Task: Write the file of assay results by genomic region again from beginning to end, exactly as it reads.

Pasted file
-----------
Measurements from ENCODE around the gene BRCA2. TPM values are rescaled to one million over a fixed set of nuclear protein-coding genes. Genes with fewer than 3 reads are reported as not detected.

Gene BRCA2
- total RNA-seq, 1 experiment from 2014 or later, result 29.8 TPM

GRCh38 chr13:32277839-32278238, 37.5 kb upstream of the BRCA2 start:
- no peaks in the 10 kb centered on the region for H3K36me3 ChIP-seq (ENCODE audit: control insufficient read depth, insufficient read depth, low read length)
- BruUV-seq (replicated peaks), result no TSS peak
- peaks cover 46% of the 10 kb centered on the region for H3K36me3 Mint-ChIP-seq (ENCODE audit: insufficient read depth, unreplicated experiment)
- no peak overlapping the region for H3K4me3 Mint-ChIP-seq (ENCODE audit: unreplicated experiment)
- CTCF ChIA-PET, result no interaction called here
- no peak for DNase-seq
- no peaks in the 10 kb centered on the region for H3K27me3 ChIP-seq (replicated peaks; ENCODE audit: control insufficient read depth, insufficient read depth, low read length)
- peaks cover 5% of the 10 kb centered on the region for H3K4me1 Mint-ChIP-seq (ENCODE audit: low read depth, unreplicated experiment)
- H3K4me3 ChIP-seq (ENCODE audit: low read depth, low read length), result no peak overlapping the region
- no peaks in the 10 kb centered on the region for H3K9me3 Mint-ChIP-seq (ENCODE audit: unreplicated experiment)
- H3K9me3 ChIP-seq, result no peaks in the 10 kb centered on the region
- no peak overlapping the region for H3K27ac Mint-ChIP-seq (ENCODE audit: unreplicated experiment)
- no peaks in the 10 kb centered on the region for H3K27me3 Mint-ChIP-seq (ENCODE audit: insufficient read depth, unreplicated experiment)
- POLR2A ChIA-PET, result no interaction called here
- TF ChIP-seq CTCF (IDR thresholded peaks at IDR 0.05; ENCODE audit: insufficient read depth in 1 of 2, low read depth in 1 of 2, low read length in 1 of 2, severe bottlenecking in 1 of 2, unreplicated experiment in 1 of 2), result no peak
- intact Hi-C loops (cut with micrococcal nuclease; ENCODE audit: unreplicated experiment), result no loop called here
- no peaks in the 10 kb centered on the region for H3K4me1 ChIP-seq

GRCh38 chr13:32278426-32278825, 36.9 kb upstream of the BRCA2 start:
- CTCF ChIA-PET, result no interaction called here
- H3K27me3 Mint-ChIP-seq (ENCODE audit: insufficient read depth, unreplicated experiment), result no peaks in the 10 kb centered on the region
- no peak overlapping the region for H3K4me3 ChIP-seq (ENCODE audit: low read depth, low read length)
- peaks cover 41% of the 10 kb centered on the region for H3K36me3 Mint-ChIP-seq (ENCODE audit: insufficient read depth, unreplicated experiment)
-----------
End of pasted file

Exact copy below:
Measurements from ENCODE around the gene BRCA2. TPM values are rescaled to one million over a fixed set of nuclear protein-coding genes. Genes with fewer than 3 reads are reported as not detected.

Gene BRCA2
- total RNA-seq, 1 experiment from 2014 or later, result 29.8 TPM

GRCh38 chr13:32277839-32278238, 37.5 kb upstream of the BRCA2 start:
- no peaks in the 10 kb centered on the region for H3K36me3 ChIP-seq (ENCODE audit: control insufficient read depth, insufficient read depth, low read length)
- BruUV-seq (replicated peaks), result no TSS peak
- peaks cover 46% of the 10 kb centered on the region for H3K36me3 Mint-ChIP-seq (ENCODE audit: insufficient read depth, unreplicated experiment)
- no peak overlapping the region for H3K4me3 Mint-ChIP-seq (ENCODE audit: unreplicated experiment)
- CTCF ChIA-PET, result no interaction called here
- no peak for DNase-seq
- no peaks in the 10 kb centered on the region for H3K27me3 ChIP-seq (replicated peaks; ENCODE audit: control insufficient read depth, insufficient read depth, low read length)
- peaks cover 5% of the 10 kb centered on the region for H3K4me1 Mint-ChIP-seq (ENCODE audit: low read depth, unreplicated experiment)
- H3K4me3 ChIP-seq (ENCODE audit: low read depth, low read length), result no peak overlapping the region
- no peaks in the 10 kb centered on the region for H3K9me3 Mint-ChIP-seq (ENCODE audit: unreplicated experiment)
- H3K9me3 ChIP-seq, result no peaks in the 10 kb centered on the region
- no peak overlapping the region for H3K27ac Mint-ChIP-seq (ENCODE audit: unreplicated experiment)
- no peaks in the 10 kb centered on the region for H3K27me3 Mint-ChIP-seq (ENCODE audit: insufficient read depth, unreplicated experiment)
- POLR2A ChIA-PET, result no interaction called here
- TF ChIP-seq CTCF (IDR thresholded peaks at IDR 0.05; ENCODE audit: insufficient read depth in 1 of 2, low read depth in 1 of 2, low read length in 1 of 2, severe bottlenecking in 1 of 2, unreplicated experiment in 1 of 2), result no peak
- intact Hi-C loops (cut with micrococcal nuclease; ENCODE audit: unreplicated experiment), result no loop called here
- no peaks in the 10 kb centered on the region for H3K4me1 ChIP-seq

GRCh38 chr13:32278426-32278825, 36.9 kb upstream of the BRCA2 start:
- CTCF ChIA-PET, result no interaction called here
- H3K27me3 Mint-ChIP-seq (ENCODE audit: insufficient read depth, unreplicated experiment), result no peaks in the 10 kb centered on the region
- no peak overlapping the region for H3K4me3 ChIP-seq (ENCODE audit: low read depth, low read length)
- peaks cover 41% of the 10 kb centered on the region for H3K36me3 Mint-ChIP-seq (ENCODE audit: insufficient read depth, unreplicated experiment)